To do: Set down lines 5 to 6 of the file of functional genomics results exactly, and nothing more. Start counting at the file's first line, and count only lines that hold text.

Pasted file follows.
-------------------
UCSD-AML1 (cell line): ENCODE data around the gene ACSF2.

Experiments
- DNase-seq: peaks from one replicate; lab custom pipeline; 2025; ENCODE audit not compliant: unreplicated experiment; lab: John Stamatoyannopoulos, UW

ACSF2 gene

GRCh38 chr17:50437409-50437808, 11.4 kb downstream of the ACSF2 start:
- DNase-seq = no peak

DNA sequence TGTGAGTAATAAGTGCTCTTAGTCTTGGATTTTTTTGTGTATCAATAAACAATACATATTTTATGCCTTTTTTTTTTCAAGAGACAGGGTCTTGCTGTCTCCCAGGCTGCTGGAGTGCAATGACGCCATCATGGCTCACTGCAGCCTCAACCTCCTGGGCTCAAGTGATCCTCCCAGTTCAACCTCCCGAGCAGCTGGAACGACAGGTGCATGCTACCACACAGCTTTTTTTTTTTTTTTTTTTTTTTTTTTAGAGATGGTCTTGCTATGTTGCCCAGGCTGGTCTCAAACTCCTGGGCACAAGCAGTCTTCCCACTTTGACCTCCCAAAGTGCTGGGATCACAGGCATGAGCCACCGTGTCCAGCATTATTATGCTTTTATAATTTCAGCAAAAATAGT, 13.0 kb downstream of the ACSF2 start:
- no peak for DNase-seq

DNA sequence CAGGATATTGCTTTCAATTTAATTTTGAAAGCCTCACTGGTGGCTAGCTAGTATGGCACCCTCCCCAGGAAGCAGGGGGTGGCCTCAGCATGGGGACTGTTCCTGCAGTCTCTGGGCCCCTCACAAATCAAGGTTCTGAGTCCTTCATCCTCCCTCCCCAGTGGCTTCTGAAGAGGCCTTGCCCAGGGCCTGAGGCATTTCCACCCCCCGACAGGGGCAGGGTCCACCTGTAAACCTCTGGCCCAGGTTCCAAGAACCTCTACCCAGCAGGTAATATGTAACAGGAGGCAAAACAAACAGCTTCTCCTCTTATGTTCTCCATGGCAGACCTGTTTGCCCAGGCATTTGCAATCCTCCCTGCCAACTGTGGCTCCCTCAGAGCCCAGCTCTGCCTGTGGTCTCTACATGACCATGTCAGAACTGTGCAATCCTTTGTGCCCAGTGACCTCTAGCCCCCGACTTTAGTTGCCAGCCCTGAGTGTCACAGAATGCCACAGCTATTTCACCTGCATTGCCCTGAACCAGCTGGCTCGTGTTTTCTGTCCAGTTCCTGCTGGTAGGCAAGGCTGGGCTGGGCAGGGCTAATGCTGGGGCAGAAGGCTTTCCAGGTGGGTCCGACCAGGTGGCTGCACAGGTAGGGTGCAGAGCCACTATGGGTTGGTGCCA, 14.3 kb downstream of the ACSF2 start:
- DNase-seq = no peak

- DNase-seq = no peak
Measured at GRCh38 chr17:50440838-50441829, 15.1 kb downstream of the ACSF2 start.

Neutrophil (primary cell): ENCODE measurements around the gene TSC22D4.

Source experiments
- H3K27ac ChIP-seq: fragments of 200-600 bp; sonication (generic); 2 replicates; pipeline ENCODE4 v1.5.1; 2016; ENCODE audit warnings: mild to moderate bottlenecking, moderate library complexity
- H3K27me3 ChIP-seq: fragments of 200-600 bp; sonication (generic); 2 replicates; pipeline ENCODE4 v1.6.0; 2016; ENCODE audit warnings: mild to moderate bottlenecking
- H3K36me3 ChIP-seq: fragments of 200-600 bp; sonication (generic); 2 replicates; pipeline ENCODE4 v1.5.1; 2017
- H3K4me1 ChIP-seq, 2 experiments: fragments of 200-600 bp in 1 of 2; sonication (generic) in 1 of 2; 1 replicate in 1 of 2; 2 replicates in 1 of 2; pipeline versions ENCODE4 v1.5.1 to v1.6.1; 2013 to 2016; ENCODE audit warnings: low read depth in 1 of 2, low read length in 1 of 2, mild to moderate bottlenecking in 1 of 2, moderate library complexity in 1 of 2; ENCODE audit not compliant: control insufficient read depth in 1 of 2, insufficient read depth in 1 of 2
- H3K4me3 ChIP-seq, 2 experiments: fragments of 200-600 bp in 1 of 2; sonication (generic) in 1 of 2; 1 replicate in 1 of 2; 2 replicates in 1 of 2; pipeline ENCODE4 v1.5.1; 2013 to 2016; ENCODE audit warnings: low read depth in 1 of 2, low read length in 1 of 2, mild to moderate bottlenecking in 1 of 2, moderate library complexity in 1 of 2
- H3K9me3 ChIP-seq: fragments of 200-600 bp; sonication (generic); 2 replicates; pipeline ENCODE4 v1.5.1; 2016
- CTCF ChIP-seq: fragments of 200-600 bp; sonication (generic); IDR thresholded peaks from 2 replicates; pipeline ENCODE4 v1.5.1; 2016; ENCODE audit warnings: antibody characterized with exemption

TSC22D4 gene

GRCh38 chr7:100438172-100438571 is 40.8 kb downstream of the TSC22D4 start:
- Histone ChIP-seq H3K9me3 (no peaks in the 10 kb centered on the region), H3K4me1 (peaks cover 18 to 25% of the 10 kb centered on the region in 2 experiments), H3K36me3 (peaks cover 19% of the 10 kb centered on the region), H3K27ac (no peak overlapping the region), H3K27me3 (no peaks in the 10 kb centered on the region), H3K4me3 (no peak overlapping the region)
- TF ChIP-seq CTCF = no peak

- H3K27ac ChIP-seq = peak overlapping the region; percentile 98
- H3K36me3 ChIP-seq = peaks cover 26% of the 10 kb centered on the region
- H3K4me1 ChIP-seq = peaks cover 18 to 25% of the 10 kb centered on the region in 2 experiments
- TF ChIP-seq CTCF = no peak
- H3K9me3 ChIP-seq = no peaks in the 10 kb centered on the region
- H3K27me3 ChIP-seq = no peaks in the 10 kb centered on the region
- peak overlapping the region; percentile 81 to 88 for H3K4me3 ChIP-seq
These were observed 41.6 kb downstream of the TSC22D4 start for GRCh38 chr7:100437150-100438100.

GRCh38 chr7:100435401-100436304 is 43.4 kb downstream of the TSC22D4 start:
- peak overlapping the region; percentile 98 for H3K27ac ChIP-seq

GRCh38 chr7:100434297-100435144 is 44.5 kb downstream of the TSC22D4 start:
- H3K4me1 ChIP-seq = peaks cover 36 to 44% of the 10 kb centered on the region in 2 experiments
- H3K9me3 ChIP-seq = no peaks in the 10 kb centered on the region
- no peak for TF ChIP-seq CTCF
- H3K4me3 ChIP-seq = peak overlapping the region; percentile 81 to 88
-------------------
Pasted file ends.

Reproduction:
GRCh38 chr17:50437409-50437808, 11.4 kb downstream of the ACSF2 start:
- DNase-seq = no peak